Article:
Ever since I was a little girl, photographs have captured my imagination by freezing a single moment and place in time. I love how they call me back to a place in a way that memory and journaling alone can never recreate.
I vividly experienced this after traveling to Rome for the first time. When I returned home, any picture of the Colosseum, the Forum, or the Pantheon took me back there in my mind. Even though a picture of the Pantheon might only show one angle, from that single shot I could rebuild the entire street, knowing the fountain just out of view or the shops closing in all around. One flat image helped me construct the entire space, placing that single image in its greater context.
I would argue that the literary genre of historical fiction works in the same way. Historical fiction gives the reader a sense of the emotional, psychological, and physical context of others in a specific time and place, letting the reader experience history in a way that straight facts from textbooks cannot touch.
The Beating Heart of a Human Story
For the past two years, I have taught 6th grade modern history, covering Victorian England all the way through the end of the Cold War. I have always enjoyed learning about history, but carrying the responsibility of explaining it to my students has pushed me to deepen my understanding of how all these events unfolded, how they relate to each other, and how I can best show my students the truths about human nature and the sovereignty of God. As I have looked for ways to grow in my own knowledge and understanding, I have found myself turning more to historical fiction rather than textbooks.
As human beings, we connect to stories. History is the story of humanity, ultimately “written by the finger of God,” as C.S. Lewis once put it. Though textbooks are absolutely helpful in clearly laying out the major events and people in history, they often lack the beating heart of a human story. Once I have a general working understanding of an event from a textbook, I want to know what an ordinary person may have thought, felt, or experienced living through history, just as I live through unfolding history now. Textbooks do not usually record the stories of more ordinary people, but historical fiction allows me to push into that question and experience the world as it might have been for a particular person in a particular time.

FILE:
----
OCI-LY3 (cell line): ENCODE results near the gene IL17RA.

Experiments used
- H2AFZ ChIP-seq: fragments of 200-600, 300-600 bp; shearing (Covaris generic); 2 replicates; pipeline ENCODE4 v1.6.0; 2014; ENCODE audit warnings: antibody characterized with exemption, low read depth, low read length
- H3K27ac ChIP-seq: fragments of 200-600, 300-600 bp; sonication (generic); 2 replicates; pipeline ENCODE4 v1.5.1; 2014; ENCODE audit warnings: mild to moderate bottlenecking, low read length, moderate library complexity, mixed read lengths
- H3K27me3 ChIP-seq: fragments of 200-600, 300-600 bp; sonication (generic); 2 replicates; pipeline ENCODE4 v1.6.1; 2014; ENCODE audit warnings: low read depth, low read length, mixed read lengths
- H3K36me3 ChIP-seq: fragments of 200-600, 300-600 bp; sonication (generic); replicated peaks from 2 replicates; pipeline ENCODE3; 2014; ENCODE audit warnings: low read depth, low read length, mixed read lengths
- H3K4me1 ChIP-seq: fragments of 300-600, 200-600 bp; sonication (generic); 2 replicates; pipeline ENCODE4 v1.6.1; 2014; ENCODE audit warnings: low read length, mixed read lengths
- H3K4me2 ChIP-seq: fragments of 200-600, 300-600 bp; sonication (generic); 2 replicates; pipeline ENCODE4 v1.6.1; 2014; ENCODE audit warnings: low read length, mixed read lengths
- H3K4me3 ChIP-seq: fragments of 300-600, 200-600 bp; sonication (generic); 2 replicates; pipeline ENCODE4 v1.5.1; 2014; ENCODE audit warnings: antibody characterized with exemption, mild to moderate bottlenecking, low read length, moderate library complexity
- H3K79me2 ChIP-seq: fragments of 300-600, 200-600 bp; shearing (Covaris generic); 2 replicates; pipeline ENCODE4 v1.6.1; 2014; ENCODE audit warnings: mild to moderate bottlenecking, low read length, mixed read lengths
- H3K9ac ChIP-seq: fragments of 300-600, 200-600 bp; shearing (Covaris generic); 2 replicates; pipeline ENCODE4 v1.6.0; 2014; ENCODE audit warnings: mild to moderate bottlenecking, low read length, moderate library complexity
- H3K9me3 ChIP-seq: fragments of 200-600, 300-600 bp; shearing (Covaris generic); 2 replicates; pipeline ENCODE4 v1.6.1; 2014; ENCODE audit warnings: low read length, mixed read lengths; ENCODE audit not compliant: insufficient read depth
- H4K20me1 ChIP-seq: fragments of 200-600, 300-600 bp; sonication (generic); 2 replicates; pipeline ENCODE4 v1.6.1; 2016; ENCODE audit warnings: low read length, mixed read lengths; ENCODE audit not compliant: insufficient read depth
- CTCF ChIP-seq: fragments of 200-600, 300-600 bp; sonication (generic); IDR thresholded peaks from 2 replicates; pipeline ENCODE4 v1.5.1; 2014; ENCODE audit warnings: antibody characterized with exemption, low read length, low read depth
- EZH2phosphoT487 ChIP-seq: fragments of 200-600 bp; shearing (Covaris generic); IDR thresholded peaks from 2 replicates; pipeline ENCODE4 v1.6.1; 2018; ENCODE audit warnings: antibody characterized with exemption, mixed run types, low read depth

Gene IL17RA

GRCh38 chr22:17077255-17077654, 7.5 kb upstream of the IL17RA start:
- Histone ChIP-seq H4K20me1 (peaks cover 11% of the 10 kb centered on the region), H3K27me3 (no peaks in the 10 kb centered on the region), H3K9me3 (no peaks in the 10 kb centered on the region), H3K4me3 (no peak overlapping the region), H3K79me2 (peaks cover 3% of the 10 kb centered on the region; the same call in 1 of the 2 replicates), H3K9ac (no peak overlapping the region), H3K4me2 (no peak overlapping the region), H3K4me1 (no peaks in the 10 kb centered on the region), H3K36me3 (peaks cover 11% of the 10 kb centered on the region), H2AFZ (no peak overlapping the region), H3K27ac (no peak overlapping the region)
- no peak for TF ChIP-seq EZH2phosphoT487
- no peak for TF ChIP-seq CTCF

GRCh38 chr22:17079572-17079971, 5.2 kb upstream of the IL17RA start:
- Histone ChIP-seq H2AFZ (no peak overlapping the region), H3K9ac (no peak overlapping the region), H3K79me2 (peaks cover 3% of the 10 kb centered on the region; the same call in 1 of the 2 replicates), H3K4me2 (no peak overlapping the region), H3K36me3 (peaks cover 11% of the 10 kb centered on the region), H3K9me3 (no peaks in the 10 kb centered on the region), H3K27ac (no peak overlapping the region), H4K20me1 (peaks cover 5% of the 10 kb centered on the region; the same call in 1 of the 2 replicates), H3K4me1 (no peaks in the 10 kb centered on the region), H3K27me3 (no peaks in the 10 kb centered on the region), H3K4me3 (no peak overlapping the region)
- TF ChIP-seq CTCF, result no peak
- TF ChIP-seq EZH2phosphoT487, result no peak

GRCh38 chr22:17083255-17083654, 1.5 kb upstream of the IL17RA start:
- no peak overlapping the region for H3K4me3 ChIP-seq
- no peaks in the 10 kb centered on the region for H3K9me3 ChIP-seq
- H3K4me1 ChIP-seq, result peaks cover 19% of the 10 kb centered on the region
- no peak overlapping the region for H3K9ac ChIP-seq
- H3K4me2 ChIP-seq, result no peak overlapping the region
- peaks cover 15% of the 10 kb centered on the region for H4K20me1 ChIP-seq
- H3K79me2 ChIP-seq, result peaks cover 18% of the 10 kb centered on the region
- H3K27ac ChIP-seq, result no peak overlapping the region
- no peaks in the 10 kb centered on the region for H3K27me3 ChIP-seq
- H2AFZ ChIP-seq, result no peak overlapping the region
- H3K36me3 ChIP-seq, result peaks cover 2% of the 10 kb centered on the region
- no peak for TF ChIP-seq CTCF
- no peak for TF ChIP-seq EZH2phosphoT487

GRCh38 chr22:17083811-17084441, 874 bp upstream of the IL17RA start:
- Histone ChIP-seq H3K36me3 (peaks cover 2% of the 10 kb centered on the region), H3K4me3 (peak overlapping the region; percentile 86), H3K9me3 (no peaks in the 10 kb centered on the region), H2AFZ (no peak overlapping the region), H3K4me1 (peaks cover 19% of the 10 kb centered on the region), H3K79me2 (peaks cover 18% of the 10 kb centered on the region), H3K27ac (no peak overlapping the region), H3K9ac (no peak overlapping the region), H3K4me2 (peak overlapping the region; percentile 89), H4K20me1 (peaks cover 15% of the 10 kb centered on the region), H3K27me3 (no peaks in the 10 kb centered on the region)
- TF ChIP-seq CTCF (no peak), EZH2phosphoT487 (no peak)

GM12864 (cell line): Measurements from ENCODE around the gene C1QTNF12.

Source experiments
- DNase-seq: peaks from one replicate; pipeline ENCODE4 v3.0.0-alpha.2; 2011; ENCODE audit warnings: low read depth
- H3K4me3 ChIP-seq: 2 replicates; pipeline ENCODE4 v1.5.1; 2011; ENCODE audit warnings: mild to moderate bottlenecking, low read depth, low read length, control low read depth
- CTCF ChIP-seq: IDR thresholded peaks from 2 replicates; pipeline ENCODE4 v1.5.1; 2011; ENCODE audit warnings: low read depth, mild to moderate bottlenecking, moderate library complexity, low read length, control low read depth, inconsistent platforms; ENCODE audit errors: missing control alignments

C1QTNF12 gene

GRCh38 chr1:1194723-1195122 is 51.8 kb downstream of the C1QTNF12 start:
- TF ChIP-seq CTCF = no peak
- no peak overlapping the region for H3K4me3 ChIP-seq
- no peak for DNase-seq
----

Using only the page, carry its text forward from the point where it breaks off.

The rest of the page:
Anthony Doerr’s novel All the Light We Cannot See succeeds in this by bringing readers into two human lives affected by World War II, a French girl and a German boy. In particular, experiencing life in Germany through the eyes of the young boy brings readers face-to-face with the fact that the majority of common Germans at that time were not monsters, but caught up in the narrative their country was telling them. Doerr leads us to acknowledge the humanity of the Germans and the horrible situation they faced. Wars aren’t fought between one-dimensional characters.
Fiction Gives Facts Flesh and Blood
Words on a page can dictate or they can suggest. Writing that gives readers space to recognize truths on their own is more compelling than writing that beats them to the conclusion. Knowledge and understanding stick best through experience. Because we study history as something that happened in the past and cannot be repeated, we might not consider it something we can experience for ourselves. Historical fiction, through the use of dialogue, description, and storytelling, immerse readers in the world of history so they can experience it alongside the characters. Getting lost in the story becomes getting lost in history.
Recently reading Shanghai Girls by Lisa See brought this idea home for me. I knew, at a shallow level, that the Japanese invaded China before and during World War II, but after following the story of two Chinese sisters forced to flee Shanghai and immigrate to the United States, I felt like I had a deeper, almost experiential understanding of that particular time and place. Their lives, though fictional, are deeply true because they represent, in detail, the many hardships real people experienced during that time.
Just as a single photograph transports my mind, allowing me to fill in the gaps with my deeper understanding of the shot’s context, historical fiction gives facts flesh and blood, allowing the reader to understand history not just at a factual level, but at an emotional one as well. As the emotional context seeps into our hearts, a richer understanding solidifies in our minds. Historical fiction shows us human stories in other times, allowing us to step into someone else’s life. This experience both grows us in empathy and in historical understanding, the facts sticking with us longer because they connect with a story.